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Is Methuselah wearing a dusty shawl or is it just my old eyes?

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#1 CCDer

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Posted 12 August 2019 - 05:08 PM

Only after processing and posting the Methusulah nebula on Astrobin did I take longer looks at the data.

 

http://www.astrobin.com/full/420612/0/

 

After studying it awhile, to my eyes anyway, looks like the parts of the nebula I originally thought were blasted away are maybe only obscured by some of that dark dust between us and Cygnus. I originally did a Dark Structure Enhancement and reversed that because that didn't fit the picture in my mind. Now I'm thinking the opposite.


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#2 RunningMan

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Posted 12 August 2019 - 05:17 PM

Wow! That’s a cool image!

#3 Redbetter

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Posted 12 August 2019 - 05:54 PM

What wavelength is the bright section in the upper portion of the nebula mapped to?  This segment is  most of what is visible in the SDSS images, but is only present as a faint blue there.  I am wondering if this is primarily OIII, a mix with H-alpha and H-beta or if it is more of a reflection nebula.  I am wondering if I can get any hint of it visually in dark sky. 

 

MWP1 is somewhat misplotted in Wikisky...I had to locate it by eye in Wikisky well to the southwest.



#4 CCDer

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Posted 12 August 2019 - 06:05 PM

The pink is a mostly even mix of Ha and O3. I blended the Ha into the blue as well by .1 for an Hb component. The O3 was blended 50/50 into Blue and Green.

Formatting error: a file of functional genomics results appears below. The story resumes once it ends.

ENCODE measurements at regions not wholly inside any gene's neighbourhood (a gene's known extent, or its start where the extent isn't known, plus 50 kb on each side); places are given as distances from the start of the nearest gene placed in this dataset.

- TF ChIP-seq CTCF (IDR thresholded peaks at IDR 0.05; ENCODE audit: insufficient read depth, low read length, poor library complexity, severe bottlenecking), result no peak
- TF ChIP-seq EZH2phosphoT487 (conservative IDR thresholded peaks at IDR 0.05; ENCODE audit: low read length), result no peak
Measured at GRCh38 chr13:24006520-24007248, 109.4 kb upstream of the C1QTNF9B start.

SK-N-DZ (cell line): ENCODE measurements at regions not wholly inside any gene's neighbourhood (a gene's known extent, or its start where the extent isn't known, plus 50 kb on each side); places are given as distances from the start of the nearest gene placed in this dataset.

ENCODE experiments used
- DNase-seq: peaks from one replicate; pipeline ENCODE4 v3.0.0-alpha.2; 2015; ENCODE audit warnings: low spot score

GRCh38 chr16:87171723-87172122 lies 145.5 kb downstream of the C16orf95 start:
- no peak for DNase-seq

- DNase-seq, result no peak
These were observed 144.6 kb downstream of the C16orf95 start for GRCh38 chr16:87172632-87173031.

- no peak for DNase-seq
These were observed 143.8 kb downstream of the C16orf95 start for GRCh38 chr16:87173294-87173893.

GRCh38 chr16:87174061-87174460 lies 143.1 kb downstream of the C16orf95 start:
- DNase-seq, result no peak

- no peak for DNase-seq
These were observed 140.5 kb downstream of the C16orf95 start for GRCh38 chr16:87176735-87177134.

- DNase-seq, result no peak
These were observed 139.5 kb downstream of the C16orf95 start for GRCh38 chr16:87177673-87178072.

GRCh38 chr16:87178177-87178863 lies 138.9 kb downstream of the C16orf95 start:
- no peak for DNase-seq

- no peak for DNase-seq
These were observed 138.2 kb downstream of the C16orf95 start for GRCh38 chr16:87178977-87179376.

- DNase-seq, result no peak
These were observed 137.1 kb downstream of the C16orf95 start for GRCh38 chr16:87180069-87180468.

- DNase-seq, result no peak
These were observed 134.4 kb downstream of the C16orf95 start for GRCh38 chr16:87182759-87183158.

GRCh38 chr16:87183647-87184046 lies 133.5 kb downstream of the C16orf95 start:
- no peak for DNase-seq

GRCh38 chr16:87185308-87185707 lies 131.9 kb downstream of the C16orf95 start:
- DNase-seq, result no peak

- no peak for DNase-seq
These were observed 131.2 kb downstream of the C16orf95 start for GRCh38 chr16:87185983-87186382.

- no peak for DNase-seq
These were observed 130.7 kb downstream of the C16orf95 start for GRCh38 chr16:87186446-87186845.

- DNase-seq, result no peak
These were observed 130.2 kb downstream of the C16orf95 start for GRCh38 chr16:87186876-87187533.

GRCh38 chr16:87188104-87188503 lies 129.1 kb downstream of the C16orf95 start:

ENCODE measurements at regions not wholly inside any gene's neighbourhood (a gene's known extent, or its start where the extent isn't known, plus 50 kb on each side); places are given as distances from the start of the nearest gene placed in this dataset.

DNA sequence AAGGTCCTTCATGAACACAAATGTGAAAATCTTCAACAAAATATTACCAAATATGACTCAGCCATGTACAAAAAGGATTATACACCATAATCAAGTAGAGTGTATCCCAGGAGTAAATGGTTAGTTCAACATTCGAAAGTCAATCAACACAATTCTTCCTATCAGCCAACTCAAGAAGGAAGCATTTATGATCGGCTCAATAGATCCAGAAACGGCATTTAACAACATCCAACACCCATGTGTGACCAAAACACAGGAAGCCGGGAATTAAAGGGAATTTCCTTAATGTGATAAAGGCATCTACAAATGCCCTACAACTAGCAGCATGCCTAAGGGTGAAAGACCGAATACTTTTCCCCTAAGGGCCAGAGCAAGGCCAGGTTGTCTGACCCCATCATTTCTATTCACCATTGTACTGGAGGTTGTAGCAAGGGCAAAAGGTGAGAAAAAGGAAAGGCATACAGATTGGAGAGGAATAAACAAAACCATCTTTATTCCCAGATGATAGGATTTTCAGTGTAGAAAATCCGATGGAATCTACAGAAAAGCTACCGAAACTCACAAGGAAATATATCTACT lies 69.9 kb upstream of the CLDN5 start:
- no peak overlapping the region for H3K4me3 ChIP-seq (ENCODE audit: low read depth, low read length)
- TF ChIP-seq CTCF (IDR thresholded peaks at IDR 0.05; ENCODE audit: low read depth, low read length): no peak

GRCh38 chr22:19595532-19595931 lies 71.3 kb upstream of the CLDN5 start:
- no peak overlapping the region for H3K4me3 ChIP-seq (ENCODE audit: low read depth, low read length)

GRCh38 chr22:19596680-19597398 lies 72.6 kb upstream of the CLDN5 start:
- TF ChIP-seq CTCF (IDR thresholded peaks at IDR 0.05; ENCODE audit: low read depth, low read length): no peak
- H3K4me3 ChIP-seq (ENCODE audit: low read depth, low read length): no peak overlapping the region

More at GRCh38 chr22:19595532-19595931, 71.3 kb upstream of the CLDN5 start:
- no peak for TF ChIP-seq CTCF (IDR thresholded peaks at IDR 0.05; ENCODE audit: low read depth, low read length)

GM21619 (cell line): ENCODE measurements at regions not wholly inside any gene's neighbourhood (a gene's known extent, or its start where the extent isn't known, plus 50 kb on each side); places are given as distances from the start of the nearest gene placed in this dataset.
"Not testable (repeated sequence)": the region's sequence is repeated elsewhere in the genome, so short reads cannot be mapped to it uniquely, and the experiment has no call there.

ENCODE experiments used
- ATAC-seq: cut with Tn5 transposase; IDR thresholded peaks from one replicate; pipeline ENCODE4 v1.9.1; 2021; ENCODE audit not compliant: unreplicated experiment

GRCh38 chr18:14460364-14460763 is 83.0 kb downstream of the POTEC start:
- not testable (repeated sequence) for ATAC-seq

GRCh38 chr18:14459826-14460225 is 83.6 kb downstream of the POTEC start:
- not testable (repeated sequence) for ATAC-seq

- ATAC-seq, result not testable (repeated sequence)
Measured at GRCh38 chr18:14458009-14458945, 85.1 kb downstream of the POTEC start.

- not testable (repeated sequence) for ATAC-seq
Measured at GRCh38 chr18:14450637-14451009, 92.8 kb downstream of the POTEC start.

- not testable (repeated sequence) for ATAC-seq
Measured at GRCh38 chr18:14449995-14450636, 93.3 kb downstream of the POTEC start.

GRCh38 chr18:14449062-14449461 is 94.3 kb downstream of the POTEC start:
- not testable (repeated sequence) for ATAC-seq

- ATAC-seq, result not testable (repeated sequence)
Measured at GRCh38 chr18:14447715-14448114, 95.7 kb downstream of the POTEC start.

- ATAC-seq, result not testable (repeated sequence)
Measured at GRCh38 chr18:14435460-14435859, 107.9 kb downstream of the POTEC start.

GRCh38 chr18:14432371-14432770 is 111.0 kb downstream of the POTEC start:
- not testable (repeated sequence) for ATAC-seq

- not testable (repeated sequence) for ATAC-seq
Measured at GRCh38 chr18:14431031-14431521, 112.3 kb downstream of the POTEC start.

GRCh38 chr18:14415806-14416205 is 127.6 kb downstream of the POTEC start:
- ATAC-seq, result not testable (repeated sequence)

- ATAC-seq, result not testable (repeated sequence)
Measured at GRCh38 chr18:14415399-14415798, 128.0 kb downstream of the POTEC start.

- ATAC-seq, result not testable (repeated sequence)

The more I look at this pic, the more it looks like the nebula is a mostly intact egg shape that's pushing away dust on it shock front in all directions. The odd sawtooth pattern on the bottom might just be the dust being pushed aside by the shock wave.


Edited by CCDer, 12 August 2019 - 06:05 PM.

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#5 Redbetter

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Posted 12 August 2019 - 06:44 PM

Overall color and structure are reminiscent of portions of an azure vase sponge and some more delicate varieties I have seen during various dives.  The nebula image itself is fantastic but I am not quite sure what to make of the background.

 

With respect to the surrounding star field, is the contrast boosted a little too much with the background?  The contours of the glow around the many individual stars in the field seem somewhat too rounded yet sharply defined relative to black.  Keep in mind, I am not an imager, so this is a question rather than an actual criticism.  I am trying to understand what is real and what might represent an artifact of the processing. 



#6 CCDer

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Posted 12 August 2019 - 07:09 PM

Yes, those holes in the background are the result of star removal and replacement with smaller stars. I used starnet++ for  the first time to remove stars and I think it's great. It does leave artifacts though. I could spend some more time using Photoshop's heal function. I eliminated almost all artifacts off the nebula area but with >9000 stars in the uncropped image (according the the PSF tool in PixInsight), it's a big job to get them all with this dense star field.